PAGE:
ML: My teacher Richard Overman (mentioned above) told me something I’ve remembered all of my life. He said that very often people are attracted to the psychological and medical fields as students because what they are really seeking is to be healed. They do not end up being good practitioners of medicine or psychology, but they abound in schools for these disciplines.

It’s one thing to study a healing art form academically and it is something completely different to practice it with skill.  

My aim has always been to do the latter.


Interview conducted by author Nisi Shawl


I Am Strong; I’m Invisible by Nisi Shawl


I’m not who people see. None of us are, but I’m really, really not. I’m disabled, though looking at me you’d never think so. I have fibromyalgia, one of hundreds of “invisible” disabilities, and one that I and others are calling on acupuncture to address. Migraines, respiratory illness, multiple sclerosis, depression–the list of nonobvious medical conditions goes on and on. My mother taught me never to assume those I encounter are having an easy time of it; almost every day I’m thankful to have learned that lesson.

Fibromyalgia is characterized by pain and fatigue. Hard to see those. A counselor once asked me how friends would know I was in pain. “I would gasp, or moan, or yell,” I said. It had never occurred to me to simply tell people.

Invisible disabilities are isolating.

If I sit in the disabled folks area when I get on the bus I risk getting the stink-eye from those who presume I’m as healthy as they are. Or healthier. My doctor had no way to gauge my pain till I saw her for an ear infection. She examined me and got a visual point of reference for the scale of my suffering. Her sudden sympathy made me cry, though most of the time I’m able not to.

Most of the time I grit my teeth and go on.


Going on is easier lately because I have hope. Hope in something invisible. It’s hard–in fact, pretty much impossible–to see the meridians acupuncturists use to treat patients. Charts show lines with names such as “Triple Warmer” netting diagrams of bodies (usually male). On these lines are strung–like beads–points helpfully labeled “D-7” and “Gv-24” and so forth. Acupuncturists feel these lines and points. The charts are visualizations of a nonvisual phenomenon.

Maybe I should make a chart of what’s wrong with me. But it comes and goes. It changes. I’ve compared fibromyalgia to living an episode of “I Love Lucy.”  “I’ll stub my left toe,” I complained to a woman at the Y, “and 15 minutes later my right one hurts.” Pain is my default setting. Unlike some other invisible disabilities such as certain kinds of arthritis or neurological disorders, conventional medicine can find no firm basis for what I and my fellow sufferers go through.

Acupuncture diagnoses focus on energy imbalances revealed by symptoms. There’s an explanation for my invisible disability, and it’s rooted in understanding a model of an invisible system within my body. That makes sense to me.



Acupuncture for the Respiratory System and Voice: a “Wicked” patient testimonial!

Recently this Winter I was honored to treat with acupuncture three different cast members from the touring Broadway musical Wicked.  I absolutely love musical theatre, especially having a background in dance, so I was really excited when first one, and then two more members of the cast came to see me in my Seattle office for treatment.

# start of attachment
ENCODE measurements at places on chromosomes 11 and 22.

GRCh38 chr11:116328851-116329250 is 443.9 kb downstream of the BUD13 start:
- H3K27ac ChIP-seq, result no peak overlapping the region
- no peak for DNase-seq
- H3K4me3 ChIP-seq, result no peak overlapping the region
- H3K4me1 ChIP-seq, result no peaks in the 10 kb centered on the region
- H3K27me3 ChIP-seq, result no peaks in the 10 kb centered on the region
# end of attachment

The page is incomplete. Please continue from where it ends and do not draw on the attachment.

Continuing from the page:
Acupuncture is helpful for throat conditions and the vocal cords as well as respiratory conditions like bronchitis, sinusitis, and allergic rhinitis.  I have worked with many touring singers through the years who were performing at The Paramount Theatre for conditions such as these because the combination of dampness and cold in our Seattle climate can cause them.

I just received this totally “wicked” testimonial: thanks so much P.H.  !!

“I came through Seattle with the national tour of “Wicked” and immediately had a reaction to the climate change, developing bronchitis and acid reflux, which I have never suffered as a singer before. After going to more than one traditional ENTs and getting all kinds of prescription medication that actually made me feel worse, I turned to Monica, hoping that she could help me get back in the show. After just 2 treatments and taking the herbs she gave me, as well as following the diet guidelines she had suggested, I felt so much better, both physically and mentally. She was always there to answer any questions I had and to fit me into her schedule whenever she could. I continued to see Monica until I left Seattle, and every single visit was a calming, healing experience. She has changed my entire opinion of acupuncture and opened my mind to a whole new way of health and wellness. I’m just sad that she doesn’t live in New York, where I’m from!” 


Thanks Monica!




Let’s All Get in our Little Bubbles…. by Nisi Shawl




What does it feel like? People who’ve never had acupuncture fixate on the needles and getting poked by pointy things. For me, that’s not what treatment is about.

 Let me take you through a session with Monica Legatt, a typical one for me.

 Sitting in a quiet room I answer Monica’s questions about my symptoms. I stick out my tongue and waggle it around at her. She leaves while I settle onto the massage table and arrange my clothing so she’ll have access to the areas where she’s going to stimulate me. Currently that’s my feet, lower legs, belly, wrists, shoulders, and forehead.

 A soft knock and Monica re-enters. I have my glasses off, so everything’s a blur, but I know from past visits that the needles she unwraps from crinkling envelopes are very, very fine–very nearly wires rather than needles.